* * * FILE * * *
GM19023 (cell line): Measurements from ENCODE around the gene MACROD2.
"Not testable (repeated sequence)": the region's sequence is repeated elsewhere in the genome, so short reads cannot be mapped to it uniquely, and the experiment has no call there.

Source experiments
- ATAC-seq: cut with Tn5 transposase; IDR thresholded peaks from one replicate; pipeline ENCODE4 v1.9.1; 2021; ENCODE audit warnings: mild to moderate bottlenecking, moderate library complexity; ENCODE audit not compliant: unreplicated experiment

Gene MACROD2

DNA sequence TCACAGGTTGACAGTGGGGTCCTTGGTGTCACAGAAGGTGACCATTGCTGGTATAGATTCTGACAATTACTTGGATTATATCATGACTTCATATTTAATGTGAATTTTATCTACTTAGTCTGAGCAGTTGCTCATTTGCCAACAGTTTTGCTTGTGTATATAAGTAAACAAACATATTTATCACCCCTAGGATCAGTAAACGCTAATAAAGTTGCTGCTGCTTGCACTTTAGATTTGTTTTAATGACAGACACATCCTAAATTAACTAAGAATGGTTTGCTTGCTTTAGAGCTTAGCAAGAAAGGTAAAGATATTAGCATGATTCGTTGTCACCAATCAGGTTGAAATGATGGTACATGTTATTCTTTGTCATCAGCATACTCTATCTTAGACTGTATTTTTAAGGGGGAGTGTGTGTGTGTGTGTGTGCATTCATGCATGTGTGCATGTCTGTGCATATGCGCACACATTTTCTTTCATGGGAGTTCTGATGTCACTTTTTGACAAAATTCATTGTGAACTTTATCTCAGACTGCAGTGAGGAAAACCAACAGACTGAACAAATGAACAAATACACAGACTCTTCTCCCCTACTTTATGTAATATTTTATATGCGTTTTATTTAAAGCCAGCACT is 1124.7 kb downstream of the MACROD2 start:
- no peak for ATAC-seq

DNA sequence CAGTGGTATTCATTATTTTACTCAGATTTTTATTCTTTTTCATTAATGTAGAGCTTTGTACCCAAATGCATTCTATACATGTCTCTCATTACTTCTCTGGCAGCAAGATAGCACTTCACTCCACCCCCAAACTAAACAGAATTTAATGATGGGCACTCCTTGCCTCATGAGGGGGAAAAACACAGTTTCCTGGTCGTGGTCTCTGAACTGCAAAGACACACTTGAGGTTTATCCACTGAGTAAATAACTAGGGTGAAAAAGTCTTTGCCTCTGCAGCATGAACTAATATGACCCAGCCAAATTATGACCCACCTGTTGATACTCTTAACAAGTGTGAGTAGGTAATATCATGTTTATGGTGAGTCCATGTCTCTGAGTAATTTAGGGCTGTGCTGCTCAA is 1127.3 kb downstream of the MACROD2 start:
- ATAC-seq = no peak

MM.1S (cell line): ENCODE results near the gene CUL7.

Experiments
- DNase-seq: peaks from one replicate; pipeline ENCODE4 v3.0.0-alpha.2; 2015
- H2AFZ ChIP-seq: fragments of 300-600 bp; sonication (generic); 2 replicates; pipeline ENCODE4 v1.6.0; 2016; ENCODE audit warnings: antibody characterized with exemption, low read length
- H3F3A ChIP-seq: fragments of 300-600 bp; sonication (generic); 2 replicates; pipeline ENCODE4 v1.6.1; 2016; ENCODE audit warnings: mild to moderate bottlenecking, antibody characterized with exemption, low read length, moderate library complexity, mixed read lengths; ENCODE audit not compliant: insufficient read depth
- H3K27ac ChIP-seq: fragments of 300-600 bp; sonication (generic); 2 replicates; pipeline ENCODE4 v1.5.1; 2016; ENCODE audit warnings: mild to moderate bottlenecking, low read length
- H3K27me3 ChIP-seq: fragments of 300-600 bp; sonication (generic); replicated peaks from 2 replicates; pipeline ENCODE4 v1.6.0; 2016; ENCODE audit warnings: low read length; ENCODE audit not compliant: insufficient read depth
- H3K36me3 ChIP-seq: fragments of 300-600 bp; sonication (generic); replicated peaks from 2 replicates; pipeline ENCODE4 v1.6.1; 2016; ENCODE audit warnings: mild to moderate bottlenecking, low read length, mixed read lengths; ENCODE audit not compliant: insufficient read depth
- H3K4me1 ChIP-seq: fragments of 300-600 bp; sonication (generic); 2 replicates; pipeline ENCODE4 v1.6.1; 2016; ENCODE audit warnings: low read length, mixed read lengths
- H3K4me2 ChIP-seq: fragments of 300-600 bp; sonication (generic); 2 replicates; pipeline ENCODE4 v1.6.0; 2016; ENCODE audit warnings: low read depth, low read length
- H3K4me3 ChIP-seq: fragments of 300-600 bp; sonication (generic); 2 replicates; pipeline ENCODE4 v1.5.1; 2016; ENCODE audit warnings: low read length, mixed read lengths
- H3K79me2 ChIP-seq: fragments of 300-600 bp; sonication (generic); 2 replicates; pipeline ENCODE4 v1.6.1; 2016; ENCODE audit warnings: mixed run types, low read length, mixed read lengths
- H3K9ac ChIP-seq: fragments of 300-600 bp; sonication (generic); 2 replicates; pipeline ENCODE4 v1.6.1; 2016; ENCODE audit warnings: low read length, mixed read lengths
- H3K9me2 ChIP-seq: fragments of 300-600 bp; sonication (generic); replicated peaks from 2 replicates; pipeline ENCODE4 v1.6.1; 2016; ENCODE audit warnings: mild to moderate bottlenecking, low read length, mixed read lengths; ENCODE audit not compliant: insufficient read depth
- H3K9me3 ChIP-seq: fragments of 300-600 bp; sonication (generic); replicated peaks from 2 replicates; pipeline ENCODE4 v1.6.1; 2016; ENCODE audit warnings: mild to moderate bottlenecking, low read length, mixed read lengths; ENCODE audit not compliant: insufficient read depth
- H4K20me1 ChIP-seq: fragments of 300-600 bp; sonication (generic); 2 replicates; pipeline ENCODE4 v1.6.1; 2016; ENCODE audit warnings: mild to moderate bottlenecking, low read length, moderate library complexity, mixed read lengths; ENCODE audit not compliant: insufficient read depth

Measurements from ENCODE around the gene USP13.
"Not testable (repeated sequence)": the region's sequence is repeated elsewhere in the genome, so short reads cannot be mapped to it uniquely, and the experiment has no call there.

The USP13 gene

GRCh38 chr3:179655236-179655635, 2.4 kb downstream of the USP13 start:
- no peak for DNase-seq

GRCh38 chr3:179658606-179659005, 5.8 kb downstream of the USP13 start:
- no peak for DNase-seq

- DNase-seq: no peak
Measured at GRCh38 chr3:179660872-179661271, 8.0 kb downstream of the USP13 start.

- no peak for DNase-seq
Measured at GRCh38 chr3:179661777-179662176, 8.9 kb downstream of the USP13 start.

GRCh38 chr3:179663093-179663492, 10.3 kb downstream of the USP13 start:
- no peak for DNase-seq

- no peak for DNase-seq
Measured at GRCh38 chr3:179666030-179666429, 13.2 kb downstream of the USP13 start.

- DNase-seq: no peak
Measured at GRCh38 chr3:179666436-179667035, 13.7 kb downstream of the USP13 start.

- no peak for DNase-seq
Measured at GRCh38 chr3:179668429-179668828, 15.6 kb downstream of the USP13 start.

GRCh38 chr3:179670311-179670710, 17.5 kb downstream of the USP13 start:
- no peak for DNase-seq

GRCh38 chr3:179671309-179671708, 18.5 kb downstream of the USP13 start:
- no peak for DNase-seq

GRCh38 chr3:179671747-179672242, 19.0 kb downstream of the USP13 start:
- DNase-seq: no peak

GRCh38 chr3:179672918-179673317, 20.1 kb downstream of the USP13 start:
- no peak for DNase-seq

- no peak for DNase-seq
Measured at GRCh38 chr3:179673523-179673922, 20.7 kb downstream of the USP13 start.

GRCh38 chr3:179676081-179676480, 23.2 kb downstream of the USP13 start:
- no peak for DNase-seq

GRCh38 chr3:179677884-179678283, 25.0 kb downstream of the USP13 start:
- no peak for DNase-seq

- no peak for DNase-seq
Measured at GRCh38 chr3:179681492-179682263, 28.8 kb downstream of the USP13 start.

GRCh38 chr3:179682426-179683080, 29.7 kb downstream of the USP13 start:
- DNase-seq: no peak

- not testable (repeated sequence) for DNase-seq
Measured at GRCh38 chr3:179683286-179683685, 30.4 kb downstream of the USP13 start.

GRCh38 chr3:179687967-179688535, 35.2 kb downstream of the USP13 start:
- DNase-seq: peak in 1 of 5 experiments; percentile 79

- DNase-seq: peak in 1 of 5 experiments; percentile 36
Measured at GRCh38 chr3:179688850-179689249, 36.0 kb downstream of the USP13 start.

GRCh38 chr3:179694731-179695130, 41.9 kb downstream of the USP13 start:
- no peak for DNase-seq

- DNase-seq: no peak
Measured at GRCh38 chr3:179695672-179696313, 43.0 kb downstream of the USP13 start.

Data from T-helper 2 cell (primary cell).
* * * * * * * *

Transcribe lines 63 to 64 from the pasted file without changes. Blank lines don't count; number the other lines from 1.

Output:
- not testable (repeated sequence) for DNase-seq
Measured at GRCh38 chr3:179683286-179683685, 30.4 kb downstream of the USP13 start.